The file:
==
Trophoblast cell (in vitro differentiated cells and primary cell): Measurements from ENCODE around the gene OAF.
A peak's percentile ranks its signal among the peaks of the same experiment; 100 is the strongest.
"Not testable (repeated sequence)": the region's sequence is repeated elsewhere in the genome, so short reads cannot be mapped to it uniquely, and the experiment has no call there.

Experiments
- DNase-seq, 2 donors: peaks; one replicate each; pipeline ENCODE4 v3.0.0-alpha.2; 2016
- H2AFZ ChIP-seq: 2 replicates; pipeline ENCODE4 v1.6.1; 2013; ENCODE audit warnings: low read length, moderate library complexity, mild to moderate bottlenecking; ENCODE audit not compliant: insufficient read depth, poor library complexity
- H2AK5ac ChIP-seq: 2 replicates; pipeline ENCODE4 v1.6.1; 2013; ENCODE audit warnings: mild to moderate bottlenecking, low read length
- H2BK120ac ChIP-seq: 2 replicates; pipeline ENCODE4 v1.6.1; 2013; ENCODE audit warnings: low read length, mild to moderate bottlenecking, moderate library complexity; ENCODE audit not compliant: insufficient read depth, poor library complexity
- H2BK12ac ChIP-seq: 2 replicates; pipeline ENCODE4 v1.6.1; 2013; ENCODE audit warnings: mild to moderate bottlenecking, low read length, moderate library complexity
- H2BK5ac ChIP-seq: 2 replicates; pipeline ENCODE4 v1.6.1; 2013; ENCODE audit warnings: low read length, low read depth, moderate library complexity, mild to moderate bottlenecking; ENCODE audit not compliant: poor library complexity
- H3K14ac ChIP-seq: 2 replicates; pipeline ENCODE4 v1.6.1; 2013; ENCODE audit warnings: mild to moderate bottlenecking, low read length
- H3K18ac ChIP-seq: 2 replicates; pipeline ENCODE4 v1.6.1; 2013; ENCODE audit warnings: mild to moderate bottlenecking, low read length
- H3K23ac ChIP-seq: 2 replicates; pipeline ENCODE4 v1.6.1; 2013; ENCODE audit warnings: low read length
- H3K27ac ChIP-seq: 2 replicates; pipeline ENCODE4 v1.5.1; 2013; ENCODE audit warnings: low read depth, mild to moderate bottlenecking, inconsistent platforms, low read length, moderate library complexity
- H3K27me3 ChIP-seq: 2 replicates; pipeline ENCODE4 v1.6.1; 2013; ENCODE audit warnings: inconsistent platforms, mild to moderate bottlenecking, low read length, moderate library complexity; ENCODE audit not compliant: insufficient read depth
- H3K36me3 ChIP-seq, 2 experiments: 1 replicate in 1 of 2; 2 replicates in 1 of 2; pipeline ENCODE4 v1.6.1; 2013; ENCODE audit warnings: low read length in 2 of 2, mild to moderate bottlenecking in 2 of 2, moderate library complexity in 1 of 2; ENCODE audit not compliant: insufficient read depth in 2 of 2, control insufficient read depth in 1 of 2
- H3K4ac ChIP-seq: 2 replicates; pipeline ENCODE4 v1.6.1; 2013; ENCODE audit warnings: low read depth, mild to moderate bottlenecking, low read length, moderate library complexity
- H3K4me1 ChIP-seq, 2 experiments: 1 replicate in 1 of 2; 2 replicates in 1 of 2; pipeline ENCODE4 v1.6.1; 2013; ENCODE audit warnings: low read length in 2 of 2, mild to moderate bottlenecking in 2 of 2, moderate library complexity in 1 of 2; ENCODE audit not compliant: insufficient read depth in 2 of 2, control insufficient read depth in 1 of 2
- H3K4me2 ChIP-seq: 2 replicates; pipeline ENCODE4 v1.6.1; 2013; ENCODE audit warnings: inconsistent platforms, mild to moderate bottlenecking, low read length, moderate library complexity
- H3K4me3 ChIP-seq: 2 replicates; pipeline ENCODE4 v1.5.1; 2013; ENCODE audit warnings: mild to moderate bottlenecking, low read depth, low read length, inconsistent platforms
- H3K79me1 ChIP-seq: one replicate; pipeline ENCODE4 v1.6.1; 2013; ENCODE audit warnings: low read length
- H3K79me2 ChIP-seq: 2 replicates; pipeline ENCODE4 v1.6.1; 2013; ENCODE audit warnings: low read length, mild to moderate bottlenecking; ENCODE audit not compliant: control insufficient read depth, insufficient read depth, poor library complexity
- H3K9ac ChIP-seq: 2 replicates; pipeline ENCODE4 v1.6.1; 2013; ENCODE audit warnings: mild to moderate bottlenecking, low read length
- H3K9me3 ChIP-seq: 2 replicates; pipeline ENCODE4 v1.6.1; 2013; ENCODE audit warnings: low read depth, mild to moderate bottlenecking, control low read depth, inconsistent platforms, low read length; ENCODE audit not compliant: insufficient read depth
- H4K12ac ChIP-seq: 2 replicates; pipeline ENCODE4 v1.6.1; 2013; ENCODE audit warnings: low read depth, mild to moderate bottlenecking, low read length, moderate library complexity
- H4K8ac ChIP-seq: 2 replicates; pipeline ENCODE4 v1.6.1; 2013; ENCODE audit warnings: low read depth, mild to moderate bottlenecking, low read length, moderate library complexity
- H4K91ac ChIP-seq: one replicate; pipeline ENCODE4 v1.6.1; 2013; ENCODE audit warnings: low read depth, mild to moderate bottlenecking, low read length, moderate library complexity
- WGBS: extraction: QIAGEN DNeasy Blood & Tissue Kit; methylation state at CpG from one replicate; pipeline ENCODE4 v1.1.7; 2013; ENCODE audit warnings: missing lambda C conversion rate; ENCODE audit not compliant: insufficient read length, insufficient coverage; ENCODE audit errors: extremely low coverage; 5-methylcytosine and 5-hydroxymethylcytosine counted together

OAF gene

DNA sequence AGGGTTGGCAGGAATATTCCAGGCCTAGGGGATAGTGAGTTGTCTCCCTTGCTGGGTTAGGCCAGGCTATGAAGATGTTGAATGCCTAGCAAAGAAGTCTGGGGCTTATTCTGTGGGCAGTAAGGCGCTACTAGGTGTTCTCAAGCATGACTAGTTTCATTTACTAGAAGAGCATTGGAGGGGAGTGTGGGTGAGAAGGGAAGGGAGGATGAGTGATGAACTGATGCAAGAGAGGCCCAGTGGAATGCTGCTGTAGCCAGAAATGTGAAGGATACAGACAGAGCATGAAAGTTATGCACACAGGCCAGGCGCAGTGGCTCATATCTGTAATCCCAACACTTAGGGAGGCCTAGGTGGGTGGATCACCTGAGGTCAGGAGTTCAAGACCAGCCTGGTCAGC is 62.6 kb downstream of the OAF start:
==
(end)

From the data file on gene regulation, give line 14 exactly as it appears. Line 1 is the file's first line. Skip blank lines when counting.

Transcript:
- H3K27ac ChIP-seq: 2 replicates; pipeline ENCODE4 v1.5.1; 2013; ENCODE audit warnings: low read depth, mild to moderate bottlenecking, inconsistent platforms, low read length, moderate library complexity